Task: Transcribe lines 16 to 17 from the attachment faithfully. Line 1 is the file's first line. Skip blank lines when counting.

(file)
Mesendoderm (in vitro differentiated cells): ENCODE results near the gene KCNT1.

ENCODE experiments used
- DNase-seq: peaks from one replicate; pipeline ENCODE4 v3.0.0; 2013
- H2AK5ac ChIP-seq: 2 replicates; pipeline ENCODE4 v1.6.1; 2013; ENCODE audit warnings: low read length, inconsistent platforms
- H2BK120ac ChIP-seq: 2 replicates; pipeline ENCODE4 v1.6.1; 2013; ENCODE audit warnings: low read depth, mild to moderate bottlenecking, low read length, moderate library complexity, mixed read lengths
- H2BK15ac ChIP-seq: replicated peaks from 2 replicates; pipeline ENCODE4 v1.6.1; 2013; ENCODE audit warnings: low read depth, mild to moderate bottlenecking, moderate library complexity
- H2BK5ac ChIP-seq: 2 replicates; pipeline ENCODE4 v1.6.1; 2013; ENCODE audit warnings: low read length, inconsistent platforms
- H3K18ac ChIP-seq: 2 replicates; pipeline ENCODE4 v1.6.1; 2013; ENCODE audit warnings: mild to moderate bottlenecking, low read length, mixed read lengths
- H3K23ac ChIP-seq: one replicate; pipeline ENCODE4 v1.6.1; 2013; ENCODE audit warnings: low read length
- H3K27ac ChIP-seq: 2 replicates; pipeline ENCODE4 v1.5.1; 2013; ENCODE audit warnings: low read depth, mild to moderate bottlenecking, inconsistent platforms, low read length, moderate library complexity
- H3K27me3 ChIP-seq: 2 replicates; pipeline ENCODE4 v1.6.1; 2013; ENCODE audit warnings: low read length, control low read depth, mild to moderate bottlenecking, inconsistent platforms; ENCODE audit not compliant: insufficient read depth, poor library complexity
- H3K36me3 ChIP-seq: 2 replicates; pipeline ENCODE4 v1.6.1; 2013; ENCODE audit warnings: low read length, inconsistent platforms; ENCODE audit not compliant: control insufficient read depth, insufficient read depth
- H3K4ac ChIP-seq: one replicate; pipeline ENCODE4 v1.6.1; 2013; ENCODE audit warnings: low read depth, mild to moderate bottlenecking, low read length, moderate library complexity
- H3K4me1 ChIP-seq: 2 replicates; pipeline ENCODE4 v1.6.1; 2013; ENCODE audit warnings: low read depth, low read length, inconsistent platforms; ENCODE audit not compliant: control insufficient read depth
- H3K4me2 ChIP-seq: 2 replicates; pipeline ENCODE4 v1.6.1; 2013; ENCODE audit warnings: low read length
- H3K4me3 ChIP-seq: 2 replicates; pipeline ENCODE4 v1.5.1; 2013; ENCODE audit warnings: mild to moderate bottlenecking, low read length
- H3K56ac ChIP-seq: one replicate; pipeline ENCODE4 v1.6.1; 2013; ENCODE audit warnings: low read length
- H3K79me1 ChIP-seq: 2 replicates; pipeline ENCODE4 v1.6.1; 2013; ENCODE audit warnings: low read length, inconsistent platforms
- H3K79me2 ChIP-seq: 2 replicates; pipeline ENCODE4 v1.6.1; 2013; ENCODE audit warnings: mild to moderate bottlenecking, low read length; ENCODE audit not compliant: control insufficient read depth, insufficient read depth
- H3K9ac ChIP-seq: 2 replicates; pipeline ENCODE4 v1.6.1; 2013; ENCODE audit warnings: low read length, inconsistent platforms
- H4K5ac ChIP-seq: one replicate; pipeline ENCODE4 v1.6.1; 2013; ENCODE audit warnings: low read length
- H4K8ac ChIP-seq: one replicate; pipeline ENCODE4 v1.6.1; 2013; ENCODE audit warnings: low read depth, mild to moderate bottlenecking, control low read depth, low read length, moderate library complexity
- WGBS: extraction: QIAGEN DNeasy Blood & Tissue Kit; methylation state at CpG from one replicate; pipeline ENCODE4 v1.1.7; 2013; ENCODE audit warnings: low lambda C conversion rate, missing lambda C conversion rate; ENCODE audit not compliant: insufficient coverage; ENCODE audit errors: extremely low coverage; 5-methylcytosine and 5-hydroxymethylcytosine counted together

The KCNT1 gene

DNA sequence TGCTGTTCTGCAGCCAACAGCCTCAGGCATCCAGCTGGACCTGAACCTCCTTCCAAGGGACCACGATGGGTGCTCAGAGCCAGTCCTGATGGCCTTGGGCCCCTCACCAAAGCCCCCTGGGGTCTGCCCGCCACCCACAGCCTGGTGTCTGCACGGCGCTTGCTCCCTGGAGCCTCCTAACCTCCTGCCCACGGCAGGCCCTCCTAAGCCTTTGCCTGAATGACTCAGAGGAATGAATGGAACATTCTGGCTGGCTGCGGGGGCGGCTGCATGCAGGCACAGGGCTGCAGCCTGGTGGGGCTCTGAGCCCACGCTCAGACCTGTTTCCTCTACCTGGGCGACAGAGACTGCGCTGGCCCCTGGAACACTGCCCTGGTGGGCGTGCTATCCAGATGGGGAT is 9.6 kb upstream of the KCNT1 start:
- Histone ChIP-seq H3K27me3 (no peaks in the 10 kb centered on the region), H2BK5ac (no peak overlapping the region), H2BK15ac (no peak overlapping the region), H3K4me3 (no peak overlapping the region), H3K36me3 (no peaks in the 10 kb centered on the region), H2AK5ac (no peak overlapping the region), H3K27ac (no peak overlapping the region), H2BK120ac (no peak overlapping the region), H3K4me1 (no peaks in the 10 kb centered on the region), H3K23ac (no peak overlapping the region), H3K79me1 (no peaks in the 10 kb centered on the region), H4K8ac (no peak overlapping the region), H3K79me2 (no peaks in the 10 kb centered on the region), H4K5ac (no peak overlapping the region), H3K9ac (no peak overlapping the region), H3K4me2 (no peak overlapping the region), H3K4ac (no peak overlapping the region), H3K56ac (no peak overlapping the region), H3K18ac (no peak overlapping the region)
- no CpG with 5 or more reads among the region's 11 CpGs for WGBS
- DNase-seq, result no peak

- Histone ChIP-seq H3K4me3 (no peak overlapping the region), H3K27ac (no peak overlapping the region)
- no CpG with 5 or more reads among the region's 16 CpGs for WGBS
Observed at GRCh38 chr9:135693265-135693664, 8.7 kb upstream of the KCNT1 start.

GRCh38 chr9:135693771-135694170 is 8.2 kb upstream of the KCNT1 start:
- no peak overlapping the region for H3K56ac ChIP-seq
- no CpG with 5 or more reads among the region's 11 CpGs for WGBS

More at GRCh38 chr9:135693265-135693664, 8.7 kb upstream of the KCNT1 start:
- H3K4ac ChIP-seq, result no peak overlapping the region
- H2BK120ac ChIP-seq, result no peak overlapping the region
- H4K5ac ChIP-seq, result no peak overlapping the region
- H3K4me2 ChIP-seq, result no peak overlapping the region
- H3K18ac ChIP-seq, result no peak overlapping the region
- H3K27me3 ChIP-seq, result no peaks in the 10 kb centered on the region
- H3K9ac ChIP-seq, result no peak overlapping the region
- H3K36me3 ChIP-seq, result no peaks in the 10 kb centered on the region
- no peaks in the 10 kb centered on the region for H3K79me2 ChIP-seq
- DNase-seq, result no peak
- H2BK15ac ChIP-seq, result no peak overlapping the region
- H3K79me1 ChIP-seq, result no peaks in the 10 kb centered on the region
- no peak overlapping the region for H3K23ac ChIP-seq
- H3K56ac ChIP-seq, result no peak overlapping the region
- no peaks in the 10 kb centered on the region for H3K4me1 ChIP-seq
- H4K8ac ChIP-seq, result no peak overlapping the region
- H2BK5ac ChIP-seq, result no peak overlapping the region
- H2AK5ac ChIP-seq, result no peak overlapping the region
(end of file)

- H3K4me3 ChIP-seq: 2 replicates; pipeline ENCODE4 v1.5.1; 2013; ENCODE audit warnings: mild to moderate bottlenecking, low read length
- H3K56ac ChIP-seq: one replicate; pipeline ENCODE4 v1.6.1; 2013; ENCODE audit warnings: low read length